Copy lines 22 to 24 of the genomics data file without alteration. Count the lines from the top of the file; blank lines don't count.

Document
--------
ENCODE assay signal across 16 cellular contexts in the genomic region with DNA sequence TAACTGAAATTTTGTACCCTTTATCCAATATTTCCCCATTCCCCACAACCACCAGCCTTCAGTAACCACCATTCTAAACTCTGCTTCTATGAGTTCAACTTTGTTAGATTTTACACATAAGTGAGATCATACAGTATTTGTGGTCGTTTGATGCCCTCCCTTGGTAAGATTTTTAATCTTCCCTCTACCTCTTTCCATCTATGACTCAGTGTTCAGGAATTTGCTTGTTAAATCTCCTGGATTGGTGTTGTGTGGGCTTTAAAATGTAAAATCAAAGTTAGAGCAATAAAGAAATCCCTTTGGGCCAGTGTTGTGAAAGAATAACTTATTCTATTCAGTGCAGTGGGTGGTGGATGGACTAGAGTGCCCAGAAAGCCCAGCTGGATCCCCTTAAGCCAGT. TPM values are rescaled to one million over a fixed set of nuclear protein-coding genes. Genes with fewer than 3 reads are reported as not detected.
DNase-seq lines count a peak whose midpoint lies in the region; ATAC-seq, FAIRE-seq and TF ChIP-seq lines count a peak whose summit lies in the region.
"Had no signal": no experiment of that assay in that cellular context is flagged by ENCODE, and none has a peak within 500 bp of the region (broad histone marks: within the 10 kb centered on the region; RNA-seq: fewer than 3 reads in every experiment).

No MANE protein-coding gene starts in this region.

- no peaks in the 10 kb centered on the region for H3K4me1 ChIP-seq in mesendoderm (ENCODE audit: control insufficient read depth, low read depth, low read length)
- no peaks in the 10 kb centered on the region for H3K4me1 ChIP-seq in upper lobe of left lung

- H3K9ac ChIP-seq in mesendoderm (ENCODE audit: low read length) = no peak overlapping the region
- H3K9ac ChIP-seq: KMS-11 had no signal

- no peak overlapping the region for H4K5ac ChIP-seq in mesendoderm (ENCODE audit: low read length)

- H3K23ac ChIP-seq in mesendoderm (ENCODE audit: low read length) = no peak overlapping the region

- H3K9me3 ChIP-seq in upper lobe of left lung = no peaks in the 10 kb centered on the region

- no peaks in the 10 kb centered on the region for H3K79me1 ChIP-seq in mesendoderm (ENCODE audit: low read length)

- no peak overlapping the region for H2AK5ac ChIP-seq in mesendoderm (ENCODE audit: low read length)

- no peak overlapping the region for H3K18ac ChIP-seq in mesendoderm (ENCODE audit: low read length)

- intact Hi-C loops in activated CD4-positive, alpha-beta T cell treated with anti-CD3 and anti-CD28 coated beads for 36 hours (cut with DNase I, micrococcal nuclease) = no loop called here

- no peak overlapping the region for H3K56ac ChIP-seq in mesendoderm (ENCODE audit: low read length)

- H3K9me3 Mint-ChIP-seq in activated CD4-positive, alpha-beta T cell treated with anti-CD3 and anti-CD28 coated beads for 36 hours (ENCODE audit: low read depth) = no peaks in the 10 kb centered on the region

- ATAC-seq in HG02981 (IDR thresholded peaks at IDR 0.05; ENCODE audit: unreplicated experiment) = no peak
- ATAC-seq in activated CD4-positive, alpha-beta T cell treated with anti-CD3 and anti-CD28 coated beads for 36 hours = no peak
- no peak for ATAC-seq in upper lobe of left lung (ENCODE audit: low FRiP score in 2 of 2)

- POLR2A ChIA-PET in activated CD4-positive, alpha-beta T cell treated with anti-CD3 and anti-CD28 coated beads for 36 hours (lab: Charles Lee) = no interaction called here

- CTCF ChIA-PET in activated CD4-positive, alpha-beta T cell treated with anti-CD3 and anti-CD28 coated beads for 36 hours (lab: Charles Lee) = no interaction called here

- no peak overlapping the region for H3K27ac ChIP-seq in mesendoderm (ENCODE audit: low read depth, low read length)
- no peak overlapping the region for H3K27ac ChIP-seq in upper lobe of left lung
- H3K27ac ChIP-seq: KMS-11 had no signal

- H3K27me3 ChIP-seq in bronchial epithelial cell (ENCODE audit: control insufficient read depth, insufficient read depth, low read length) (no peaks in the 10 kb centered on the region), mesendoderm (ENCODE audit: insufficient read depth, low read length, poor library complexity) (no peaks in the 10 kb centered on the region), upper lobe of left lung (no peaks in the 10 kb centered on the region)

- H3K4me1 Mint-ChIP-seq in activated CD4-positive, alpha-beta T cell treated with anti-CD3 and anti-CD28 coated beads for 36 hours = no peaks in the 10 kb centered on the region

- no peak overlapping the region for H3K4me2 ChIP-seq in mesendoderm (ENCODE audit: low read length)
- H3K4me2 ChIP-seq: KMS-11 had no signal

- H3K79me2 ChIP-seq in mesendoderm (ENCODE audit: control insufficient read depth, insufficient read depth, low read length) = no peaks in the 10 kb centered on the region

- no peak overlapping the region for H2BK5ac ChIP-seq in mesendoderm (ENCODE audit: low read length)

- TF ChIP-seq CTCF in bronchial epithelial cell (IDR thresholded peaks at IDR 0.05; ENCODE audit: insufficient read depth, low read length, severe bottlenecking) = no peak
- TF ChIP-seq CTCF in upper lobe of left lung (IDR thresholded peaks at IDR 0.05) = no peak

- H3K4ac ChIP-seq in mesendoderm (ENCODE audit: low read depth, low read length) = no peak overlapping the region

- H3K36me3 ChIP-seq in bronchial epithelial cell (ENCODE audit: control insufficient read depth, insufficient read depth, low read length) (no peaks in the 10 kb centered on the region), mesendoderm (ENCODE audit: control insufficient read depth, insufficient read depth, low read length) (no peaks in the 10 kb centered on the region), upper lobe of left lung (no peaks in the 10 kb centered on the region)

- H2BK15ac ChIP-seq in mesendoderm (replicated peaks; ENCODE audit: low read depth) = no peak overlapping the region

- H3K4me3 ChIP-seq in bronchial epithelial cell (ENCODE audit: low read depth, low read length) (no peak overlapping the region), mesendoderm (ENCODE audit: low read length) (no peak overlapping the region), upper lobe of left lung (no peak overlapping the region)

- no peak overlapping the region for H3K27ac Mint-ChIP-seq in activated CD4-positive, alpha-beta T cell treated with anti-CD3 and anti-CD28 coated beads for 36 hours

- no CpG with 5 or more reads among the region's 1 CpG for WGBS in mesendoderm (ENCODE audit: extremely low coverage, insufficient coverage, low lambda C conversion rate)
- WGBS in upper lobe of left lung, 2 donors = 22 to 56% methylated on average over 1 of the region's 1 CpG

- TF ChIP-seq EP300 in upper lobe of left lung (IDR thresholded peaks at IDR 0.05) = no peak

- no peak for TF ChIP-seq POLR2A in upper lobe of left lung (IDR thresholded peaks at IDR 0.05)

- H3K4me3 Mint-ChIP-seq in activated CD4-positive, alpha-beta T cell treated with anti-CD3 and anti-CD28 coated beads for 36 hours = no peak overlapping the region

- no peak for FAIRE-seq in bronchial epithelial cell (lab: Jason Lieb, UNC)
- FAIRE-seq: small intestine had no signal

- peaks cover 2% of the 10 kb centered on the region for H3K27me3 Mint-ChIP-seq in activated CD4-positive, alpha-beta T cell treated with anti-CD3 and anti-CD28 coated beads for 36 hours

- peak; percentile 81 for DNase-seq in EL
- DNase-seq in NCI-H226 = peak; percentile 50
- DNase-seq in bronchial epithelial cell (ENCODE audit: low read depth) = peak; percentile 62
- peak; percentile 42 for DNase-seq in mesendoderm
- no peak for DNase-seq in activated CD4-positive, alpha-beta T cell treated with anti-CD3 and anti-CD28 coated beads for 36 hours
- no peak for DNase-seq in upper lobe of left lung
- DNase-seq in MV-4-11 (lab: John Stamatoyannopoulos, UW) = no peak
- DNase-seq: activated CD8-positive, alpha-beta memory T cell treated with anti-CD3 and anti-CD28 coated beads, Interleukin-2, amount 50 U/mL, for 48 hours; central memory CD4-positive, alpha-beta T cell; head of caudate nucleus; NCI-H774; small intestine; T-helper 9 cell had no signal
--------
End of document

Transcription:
- CTCF ChIA-PET in activated CD4-positive, alpha-beta T cell treated with anti-CD3 and anti-CD28 coated beads for 36 hours (lab: Charles Lee) = no interaction called here

- no peak overlapping the region for H3K27ac ChIP-seq in mesendoderm (ENCODE audit: low read depth, low read length)
- no peak overlapping the region for H3K27ac ChIP-seq in upper lobe of left lung